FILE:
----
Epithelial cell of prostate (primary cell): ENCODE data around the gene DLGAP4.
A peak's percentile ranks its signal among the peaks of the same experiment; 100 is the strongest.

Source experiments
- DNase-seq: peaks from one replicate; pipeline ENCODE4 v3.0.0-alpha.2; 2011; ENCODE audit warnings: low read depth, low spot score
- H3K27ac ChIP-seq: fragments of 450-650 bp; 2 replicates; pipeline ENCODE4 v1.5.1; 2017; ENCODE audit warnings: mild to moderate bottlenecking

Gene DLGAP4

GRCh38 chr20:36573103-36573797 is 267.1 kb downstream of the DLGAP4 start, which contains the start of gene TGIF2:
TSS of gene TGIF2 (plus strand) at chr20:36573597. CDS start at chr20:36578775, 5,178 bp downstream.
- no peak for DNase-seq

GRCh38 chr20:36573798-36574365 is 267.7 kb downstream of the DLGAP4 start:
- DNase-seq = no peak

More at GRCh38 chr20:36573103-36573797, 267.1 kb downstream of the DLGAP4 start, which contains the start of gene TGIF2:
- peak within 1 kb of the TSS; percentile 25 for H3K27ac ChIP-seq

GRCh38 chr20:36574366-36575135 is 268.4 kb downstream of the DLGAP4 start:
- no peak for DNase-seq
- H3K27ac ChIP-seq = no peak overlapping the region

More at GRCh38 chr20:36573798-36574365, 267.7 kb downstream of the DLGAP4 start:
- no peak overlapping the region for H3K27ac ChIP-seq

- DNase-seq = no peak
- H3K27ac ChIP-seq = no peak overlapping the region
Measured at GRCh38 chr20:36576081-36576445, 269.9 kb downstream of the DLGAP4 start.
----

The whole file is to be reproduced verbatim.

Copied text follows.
Epithelial cell of prostate (primary cell): ENCODE data around the gene DLGAP4.
A peak's percentile ranks its signal among the peaks of the same experiment; 100 is the strongest.

Source experiments
- DNase-seq: peaks from one replicate; pipeline ENCODE4 v3.0.0-alpha.2; 2011; ENCODE audit warnings: low read depth, low spot score
- H3K27ac ChIP-seq: fragments of 450-650 bp; 2 replicates; pipeline ENCODE4 v1.5.1; 2017; ENCODE audit warnings: mild to moderate bottlenecking

Gene DLGAP4

GRCh38 chr20:36573103-36573797 is 267.1 kb downstream of the DLGAP4 start, which contains the start of gene TGIF2:
TSS of gene TGIF2 (plus strand) at chr20:36573597. CDS start at chr20:36578775, 5,178 bp downstream.
- no peak for DNase-seq

GRCh38 chr20:36573798-36574365 is 267.7 kb downstream of the DLGAP4 start:
- DNase-seq = no peak

More at GRCh38 chr20:36573103-36573797, 267.1 kb downstream of the DLGAP4 start, which contains the start of gene TGIF2:
- peak within 1 kb of the TSS; percentile 25 for H3K27ac ChIP-seq

GRCh38 chr20:36574366-36575135 is 268.4 kb downstream of the DLGAP4 start:
- no peak for DNase-seq
- H3K27ac ChIP-seq = no peak overlapping the region

More at GRCh38 chr20:36573798-36574365, 267.7 kb downstream of the DLGAP4 start:
- no peak overlapping the region for H3K27ac ChIP-seq

- DNase-seq = no peak
- H3K27ac ChIP-seq = no peak overlapping the region
Measured at GRCh38 chr20:36576081-36576445, 269.9 kb downstream of the DLGAP4 start.